Johns Hopkins Gazette: June 24, 1996

For The Record:

Once each month, Cheers recognizes achievement of consequence among faculty, staff and students, as well as some promotions and new hires.

We welcome contributions submitted in writing accompanied by a telephone number. Submissions may be edited for length, clarity and content. Items not included for reasons of space will be published in the next Cheers.

Honors, awards and appointments

Arts and Sciences

Pamela Ballinger, a doctoral candidate in anthropology, has been selected one of 34 winners of the 1996 Charlotte W. Newcombe Doctoral Dissertation Fellowships, announced by the Woodrow Wilson National Fellowship Foundation. Ballinger will receive a stipend of $14,000 for a year of uninterrupted study, leading to completion of her dissertation, "La Nostra Storia Sconosciuta: Transnational Discourses of Historical Memory and (In)Justice in the Julian March."

Zareen Farukhi, a junior biology major, has been named recipient of the fifth annual Louis E. Goodman, M.D. award, established to encourage cultural interests of premedical students and to foster their sensitivity to ideas and matters beyond the realm of medicine. Farukhi plans to use the award in pursuing her interests in photography, poetry and writing.

Dorothy Ross, Arthur O. Lovejoy Professor of History, has been appointed a fellow of the Woodrow Wilson International Center for Scholars for the 1996-97 academic year. One of 34 fellows selected from more than 800 applicants, Ross will pursue research titled "What are our social responsibilities? Debates about social ethics in the United States, 1865 to present."

The Krieger School of Arts and Sciences has created the Harold Seidman Distinguished Service Award to recognize alumni and friends of the school who have distinguished themselves in their careers and in their service to Johns Hopkins. Rep. William Clinger Jr., R-Pa., chairman of the House Government Reforms and Oversight Committee, has been selected as the inaugural recipient. A 1951 graduate of the school, Clinger is serving his ninth term in the House.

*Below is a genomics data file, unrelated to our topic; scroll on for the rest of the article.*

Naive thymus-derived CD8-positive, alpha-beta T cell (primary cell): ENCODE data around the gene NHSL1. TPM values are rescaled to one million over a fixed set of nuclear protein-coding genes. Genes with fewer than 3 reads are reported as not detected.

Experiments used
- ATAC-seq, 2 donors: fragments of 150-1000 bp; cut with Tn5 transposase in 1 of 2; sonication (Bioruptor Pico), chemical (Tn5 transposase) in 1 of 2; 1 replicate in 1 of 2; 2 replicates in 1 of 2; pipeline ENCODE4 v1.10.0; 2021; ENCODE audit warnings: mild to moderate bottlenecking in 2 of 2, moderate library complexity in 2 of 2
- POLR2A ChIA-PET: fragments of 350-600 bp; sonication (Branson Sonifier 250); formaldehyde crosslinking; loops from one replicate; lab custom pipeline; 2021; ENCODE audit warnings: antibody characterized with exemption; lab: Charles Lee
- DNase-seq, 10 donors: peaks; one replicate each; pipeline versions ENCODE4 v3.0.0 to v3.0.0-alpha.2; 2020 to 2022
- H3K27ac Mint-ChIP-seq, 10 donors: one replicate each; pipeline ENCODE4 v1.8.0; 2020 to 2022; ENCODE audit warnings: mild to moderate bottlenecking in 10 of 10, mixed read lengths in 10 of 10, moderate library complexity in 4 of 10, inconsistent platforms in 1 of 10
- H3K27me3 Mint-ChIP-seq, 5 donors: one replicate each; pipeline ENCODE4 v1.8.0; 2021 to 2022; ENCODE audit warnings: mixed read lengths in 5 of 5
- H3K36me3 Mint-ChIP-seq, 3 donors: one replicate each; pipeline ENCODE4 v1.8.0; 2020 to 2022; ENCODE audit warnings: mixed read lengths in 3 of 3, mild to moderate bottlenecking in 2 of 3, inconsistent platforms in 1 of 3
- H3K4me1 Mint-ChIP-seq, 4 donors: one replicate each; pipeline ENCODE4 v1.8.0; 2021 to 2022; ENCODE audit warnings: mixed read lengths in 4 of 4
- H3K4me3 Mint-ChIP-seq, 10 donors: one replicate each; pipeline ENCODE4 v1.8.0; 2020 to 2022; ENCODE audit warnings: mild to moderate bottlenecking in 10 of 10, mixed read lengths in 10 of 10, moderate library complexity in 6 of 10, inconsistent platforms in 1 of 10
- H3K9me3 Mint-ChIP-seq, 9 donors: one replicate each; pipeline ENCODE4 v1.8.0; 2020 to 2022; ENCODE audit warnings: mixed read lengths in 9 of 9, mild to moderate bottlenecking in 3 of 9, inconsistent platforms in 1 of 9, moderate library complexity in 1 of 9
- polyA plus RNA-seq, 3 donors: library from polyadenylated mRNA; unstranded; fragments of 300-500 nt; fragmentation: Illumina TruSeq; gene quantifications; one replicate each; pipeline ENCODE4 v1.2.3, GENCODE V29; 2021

Howard Young, a senior biology major who will attend the School of Medicine beginning in the fall, has been awarded the Omicron Delta Kappa Province Leader of the Year Award for 1996.

Centers and affiliates

Marion Pines, senior fellow at the Institute for Policy Studies, will address the Eighth General Assembly of the World Future Society July 17 in Washington, D.C. The four-and-a-half day event will bring more than 1,500 scientists, researchers, educators, and business and government leaders to focus on topics ranging from science, technology and the environment to education, families and health.

Continuing Studies

The Office of Marketing Communications has received a silver medal from the Council for the Advancement and Support of Education for a series of radio spots promoting the school's master's degrees in business.


Gregory Chirikjian, assistant professor of mechanical engineering, has been selected as the 1996 Pi Tau Sigma Gold Medal recipient by the American Society of Mechanical Engineers. The award, established in 1938, honors the young engineering graduate who has demonstrated outstanding achievement in mechanical engineering within 10 years of graduation.

Dean Donald Giddens has been invited to present the Thurston Lecture at the American Society of Mechanical Engineers International Mechanical Engineering Congress and Exposition to be held Nov. 17-22. Established in 1925 in honor of Robert Henry Thurston, the first president of the society, the Thurston Lecture gives an acknowledged leader in pure and applied science an opportunity to present a subject of broad technical interest to society members.

Associate dean for research Douglas Green has been elected vice chair and chair-elect of the Engineering Research Council of the American Society for Engineering Education. Green will spend two years as vice chair before assuming the chairmanship for another two.

Central Administration

Vernon Rice, auto mechanic for the Homewood campus, has been awarded the 1996 Governor's Volunteer Award, in the social services category, for his contributions to the community of St. Anthony's Church in Gardenville. Each day he answers requests for emergency food, money or assistance from people in need, according to the citation, and his efforts have helped hundreds in Baltimore on the brink of crisis.

The university's United Way Effort, coordinated by Office of Faculty, Staff and Retiree Programs director Judy Peregoff, has won the Campaign Network Award, the Outreach Award and an honorable mention in the Teamwork category in the Models for Success Contest for the 1995 United Way of Central Maryland campaign.

The university was one of 10 institutions to receive a $2 million endowment from the Lucille P. Markey Charitable Trust to memorialize Mrs. Markey's interest in basic medical research. The endowment, to be known as the Lucille P. Markey Basic Medical Research Funds, will be used to support promising young men and women pursuing careers in biomedical science.


John Burton, professor of medicine and director of geriatric medicine at the Bayview medical campus, has been appointed the first Mason F. Lord Professor in Geriatric Medicine, named in honor of the 1954 School of Medicine graduate recognized today as "the father of geriatric medicine."